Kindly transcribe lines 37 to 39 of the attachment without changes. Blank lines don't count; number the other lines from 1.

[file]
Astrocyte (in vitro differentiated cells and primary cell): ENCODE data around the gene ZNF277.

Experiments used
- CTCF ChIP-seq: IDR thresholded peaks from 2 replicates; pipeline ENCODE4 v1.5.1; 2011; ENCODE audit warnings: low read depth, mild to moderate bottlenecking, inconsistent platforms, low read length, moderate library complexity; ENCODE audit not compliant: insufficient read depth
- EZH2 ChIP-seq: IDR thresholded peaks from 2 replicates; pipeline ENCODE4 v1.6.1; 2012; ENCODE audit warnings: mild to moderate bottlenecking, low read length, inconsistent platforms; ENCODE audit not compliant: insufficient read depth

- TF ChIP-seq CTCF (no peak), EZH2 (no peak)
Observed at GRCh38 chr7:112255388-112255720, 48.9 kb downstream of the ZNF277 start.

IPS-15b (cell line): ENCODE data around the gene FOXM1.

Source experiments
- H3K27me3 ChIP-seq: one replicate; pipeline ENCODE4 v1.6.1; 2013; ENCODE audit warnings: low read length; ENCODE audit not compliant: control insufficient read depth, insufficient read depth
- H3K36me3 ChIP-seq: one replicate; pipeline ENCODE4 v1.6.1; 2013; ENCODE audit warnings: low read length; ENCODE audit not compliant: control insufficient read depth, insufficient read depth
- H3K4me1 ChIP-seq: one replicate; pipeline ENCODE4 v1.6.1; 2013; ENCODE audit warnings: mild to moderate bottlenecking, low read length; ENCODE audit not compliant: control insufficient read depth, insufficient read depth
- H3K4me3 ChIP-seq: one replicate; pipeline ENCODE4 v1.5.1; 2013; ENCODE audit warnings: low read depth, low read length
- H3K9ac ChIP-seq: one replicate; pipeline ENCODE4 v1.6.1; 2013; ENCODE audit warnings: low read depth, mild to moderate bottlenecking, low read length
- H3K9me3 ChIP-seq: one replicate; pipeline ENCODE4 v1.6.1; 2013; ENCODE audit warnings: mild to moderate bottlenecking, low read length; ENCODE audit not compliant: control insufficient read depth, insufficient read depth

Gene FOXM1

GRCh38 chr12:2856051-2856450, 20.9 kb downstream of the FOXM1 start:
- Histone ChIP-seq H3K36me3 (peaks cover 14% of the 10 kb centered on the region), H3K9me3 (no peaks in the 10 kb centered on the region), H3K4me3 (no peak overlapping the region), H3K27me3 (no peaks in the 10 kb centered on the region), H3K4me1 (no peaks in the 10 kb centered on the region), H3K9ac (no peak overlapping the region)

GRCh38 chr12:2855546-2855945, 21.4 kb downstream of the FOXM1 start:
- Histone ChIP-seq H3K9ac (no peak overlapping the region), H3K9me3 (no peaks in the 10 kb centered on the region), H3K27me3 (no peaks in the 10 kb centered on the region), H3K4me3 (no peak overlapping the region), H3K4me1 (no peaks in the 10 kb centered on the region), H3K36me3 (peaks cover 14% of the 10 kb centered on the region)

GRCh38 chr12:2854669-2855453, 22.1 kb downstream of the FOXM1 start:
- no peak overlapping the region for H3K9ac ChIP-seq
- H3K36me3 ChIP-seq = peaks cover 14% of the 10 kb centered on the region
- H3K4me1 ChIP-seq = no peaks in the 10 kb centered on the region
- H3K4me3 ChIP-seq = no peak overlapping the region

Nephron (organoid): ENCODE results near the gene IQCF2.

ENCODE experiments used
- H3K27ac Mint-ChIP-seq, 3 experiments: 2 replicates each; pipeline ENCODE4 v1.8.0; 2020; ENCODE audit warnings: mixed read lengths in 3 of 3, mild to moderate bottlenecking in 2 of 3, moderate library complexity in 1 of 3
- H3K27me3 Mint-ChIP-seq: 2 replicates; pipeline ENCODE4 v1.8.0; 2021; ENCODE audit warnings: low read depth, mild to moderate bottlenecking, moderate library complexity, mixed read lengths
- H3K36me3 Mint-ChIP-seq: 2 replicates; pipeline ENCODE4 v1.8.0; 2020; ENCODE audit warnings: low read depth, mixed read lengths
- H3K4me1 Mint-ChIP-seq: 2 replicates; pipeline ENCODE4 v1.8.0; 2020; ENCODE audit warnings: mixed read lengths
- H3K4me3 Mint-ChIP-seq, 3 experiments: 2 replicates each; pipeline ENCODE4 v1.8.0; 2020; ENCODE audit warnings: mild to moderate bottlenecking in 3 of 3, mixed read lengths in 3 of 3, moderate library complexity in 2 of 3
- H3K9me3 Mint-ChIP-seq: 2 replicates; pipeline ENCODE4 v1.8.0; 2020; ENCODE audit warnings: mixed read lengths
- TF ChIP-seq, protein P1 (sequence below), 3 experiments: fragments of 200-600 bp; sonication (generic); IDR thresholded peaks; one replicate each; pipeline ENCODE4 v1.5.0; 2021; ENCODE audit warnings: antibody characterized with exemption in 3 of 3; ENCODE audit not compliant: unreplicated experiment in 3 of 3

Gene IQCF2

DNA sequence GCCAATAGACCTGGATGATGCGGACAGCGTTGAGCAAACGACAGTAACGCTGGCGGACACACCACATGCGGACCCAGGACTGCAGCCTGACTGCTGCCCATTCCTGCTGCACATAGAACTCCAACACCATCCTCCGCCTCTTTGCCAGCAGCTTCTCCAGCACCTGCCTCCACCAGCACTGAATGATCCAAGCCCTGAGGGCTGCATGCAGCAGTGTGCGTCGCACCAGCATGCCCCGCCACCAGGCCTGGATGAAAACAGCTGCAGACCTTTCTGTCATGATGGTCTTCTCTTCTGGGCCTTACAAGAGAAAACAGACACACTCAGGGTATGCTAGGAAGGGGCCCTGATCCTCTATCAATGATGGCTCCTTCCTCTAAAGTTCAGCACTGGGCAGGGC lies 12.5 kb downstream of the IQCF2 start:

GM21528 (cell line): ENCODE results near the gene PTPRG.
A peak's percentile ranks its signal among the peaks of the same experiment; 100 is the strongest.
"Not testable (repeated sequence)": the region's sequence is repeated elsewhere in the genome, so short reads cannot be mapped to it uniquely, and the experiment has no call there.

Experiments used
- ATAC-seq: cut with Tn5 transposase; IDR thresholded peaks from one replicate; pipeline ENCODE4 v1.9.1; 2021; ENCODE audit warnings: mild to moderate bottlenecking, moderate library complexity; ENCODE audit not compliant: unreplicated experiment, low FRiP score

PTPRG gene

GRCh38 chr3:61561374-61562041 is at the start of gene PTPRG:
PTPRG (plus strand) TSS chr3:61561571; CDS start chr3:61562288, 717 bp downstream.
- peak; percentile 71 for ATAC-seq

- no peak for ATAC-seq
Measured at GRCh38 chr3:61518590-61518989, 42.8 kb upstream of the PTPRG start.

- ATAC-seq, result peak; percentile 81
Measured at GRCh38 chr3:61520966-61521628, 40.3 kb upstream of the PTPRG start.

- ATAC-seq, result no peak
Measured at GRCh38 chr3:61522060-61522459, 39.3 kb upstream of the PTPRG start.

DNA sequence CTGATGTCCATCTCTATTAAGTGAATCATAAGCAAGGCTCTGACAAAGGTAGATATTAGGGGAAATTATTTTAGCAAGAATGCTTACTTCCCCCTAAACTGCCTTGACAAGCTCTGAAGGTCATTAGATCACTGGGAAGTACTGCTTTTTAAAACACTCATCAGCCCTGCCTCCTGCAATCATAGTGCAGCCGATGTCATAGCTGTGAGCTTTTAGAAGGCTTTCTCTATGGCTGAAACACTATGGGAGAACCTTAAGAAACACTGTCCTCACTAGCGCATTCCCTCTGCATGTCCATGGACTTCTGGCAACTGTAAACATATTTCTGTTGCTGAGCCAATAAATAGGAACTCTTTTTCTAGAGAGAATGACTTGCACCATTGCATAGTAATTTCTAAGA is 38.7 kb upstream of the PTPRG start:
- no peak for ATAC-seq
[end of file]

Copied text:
A peak's percentile ranks its signal among the peaks of the same experiment; 100 is the strongest.
"Not testable (repeated sequence)": the region's sequence is repeated elsewhere in the genome, so short reads cannot be mapped to it uniquely, and the experiment has no call there.

Experiments used